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Cesar Sayoc Arrested in Connection With the Mail-Bomb Scare

Cesar Sayoc has been taken into custody as a suspect in connection with the mail-bomb scare that has widened to include at least a dozen suspicious packages, law enforcement sources told ABC News. Sayoc, of Aventura, Florida, was arrested at an auto parts store in the nearby city of Plantation.

Court records show 56-year-old Sayoc has a history of arrests. He has been convicted of theft, stolen property and traffic charges and in 2002 on a threat to “throw, place, project or discharge any destructive device.” Sayoc was sentenced in August 2002 for threatening to throw a bomb in a conversation with a Florida utility representative, according to Ronald Lowy, a Miami attorney who represented him.

Dade County court records showed Sayoc served a year’s probation after a judge signed a discharge certificate in November 2002. Lowy told The Associated Press that Sayoc “made a verbal threat when he was frustrated at a lack of service.” Lowy said Sayoc showed no ability at the time to back up his threat with bomb-making expertise.

Law enforcement officers were seen on television Friday examining a white van, its windows covered with an assortment of stickers, in the city of Plantation in the Miami area. Authorities covered the vehicle with a blue tarp and took it away on the back of a flatbed truck.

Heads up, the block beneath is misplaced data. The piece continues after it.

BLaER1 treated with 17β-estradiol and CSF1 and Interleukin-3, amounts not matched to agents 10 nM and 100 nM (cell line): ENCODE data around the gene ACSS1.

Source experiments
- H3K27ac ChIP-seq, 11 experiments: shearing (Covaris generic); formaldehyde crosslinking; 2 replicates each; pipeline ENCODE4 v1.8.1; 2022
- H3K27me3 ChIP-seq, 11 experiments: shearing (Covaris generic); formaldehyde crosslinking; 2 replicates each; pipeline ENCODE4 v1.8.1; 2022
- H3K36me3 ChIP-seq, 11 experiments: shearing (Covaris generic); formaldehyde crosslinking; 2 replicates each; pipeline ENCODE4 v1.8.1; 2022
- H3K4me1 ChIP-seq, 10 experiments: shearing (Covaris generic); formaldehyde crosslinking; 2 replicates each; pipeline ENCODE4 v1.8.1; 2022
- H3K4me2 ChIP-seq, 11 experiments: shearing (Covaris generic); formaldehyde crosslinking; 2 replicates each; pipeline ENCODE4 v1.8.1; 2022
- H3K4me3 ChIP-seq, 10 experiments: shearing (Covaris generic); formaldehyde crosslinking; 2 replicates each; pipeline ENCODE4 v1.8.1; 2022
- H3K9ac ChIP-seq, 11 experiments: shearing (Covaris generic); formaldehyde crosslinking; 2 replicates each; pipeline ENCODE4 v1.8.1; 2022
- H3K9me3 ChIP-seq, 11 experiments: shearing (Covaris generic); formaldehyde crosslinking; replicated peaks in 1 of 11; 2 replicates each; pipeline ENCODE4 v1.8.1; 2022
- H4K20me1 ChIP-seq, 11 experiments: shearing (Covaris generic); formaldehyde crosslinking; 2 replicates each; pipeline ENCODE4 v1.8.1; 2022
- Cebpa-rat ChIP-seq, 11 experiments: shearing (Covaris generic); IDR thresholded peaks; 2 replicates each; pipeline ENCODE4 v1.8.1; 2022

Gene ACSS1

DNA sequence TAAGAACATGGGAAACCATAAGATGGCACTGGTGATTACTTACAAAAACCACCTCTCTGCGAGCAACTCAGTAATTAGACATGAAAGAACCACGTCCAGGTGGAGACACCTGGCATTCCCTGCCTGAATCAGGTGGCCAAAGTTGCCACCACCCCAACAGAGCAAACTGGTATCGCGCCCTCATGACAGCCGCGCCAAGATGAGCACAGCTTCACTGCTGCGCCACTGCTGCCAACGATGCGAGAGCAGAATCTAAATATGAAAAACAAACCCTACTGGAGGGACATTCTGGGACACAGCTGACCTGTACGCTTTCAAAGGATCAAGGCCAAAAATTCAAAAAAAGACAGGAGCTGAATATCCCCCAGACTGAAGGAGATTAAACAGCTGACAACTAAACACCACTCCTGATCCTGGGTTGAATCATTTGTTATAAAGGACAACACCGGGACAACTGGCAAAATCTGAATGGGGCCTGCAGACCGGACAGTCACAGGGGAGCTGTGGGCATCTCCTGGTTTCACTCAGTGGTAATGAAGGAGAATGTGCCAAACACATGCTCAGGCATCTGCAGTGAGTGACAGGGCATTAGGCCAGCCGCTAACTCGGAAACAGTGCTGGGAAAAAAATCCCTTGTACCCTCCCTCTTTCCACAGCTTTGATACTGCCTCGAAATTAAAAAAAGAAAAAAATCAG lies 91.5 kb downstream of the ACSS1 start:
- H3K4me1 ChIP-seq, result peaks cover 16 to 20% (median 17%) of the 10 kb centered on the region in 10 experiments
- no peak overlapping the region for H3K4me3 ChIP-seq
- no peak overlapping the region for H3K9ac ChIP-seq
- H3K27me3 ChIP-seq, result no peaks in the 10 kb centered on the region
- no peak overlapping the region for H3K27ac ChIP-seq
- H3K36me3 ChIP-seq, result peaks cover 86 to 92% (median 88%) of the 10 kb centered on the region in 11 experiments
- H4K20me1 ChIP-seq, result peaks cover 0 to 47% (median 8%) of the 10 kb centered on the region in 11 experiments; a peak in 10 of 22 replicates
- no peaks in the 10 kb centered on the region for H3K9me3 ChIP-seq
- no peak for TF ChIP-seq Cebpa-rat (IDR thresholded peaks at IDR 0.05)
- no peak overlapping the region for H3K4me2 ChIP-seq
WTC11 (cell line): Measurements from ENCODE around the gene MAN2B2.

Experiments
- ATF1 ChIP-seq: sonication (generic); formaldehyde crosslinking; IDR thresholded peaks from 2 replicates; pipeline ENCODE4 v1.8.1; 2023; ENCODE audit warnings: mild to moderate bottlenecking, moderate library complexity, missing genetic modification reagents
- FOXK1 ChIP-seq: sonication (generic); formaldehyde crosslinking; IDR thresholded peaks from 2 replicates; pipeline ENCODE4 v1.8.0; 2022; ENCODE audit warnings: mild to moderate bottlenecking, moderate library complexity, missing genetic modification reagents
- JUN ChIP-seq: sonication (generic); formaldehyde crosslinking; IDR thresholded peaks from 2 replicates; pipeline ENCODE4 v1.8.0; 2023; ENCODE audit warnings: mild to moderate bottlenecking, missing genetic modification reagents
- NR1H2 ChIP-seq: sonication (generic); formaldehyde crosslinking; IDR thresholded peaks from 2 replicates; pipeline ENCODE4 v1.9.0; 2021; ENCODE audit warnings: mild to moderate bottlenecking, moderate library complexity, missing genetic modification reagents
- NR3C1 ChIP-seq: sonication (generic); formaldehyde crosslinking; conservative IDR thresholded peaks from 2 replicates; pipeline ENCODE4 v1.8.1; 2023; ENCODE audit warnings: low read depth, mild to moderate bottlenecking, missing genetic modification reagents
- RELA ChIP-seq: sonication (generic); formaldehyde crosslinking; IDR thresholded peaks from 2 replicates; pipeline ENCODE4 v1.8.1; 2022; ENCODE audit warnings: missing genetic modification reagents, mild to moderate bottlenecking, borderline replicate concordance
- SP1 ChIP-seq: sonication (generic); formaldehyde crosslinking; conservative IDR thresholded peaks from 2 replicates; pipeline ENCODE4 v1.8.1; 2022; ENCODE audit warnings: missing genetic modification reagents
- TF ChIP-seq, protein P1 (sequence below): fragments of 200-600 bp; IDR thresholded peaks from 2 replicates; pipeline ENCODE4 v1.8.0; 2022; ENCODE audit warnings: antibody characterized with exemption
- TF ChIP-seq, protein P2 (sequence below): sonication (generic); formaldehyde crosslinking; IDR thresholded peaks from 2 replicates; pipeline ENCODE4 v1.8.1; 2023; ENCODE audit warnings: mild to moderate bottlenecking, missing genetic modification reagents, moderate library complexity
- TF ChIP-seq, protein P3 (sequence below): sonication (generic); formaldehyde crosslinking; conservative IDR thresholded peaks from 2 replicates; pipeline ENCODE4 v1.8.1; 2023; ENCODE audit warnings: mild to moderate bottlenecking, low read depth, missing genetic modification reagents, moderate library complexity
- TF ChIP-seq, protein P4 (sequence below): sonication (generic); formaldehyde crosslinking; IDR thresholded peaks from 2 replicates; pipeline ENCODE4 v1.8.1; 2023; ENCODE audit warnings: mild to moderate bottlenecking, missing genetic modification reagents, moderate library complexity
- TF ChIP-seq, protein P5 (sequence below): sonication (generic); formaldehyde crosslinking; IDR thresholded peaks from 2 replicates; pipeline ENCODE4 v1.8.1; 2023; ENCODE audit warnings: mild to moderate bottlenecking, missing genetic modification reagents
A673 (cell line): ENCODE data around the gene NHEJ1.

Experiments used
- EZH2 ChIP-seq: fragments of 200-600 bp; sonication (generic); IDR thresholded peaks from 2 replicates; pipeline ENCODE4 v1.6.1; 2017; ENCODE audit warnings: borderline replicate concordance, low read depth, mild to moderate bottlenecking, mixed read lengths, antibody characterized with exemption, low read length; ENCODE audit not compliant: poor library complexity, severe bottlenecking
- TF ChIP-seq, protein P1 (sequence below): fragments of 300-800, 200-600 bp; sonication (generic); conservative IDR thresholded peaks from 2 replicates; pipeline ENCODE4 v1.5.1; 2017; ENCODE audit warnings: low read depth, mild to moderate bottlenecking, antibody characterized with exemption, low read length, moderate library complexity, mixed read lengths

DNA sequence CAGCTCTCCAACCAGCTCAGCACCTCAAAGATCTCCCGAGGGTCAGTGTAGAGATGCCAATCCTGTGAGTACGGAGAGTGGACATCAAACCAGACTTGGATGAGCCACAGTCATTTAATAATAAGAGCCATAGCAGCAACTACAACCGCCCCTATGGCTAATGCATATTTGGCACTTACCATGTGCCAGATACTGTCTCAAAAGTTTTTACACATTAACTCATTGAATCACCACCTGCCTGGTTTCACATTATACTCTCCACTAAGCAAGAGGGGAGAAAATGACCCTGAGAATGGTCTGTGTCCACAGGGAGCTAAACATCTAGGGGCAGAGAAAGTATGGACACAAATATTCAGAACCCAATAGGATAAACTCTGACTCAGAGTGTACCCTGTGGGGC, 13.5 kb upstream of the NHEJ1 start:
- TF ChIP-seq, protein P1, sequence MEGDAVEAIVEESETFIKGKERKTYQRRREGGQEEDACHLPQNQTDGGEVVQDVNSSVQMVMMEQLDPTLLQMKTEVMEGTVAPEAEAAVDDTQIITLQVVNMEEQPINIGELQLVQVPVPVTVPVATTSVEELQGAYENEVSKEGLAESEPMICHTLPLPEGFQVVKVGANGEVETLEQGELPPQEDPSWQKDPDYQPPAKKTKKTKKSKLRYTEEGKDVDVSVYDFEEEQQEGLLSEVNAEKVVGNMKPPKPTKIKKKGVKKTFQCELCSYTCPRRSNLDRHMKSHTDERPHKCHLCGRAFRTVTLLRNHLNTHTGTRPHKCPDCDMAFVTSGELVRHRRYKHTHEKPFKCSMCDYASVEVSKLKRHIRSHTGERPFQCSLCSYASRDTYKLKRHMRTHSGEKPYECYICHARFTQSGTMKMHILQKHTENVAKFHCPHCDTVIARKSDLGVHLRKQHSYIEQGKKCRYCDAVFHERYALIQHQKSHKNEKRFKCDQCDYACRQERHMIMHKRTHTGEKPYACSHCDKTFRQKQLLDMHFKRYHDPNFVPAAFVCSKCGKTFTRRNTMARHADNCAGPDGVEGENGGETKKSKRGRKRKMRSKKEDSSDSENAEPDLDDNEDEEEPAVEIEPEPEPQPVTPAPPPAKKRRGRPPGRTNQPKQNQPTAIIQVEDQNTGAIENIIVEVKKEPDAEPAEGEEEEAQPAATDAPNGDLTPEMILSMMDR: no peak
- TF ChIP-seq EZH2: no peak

The stickers included images of American flags and what appeared to be logos of the Republican National Committee and CNN, though the writing surrounding those images was unclear. The case against Sayoc will be handled by federal prosecutors in the Southern District of New York, ABC News reported. Sayoc is required to appear first in the jurisdiction in which he was arrested, the Southern District of Florida.

The development came amid a coast-to-coast manhunt for the person responsible for a series of explosive devices addressed to Democrats including former President Barack Obama, former Vice President Joe Biden and Hillary Clinton. Law enforcement officials said they had intercepted a dozen packages in states across the country.

None had exploded, and it wasn’t immediately clear if they were intended to cause physical harm or simply sow fear and anxiety. Investigators believe the mailings were staggered. The U.S. Postal Service searched their facilities 48 hours ago and the most recent packages didn’t turn up. Officials don’t think they were sitting in the system without being spotted. They were working to determine for sure. The officials spoke to The Associated Press on condition of anonymity to discuss an ongoing investigation.

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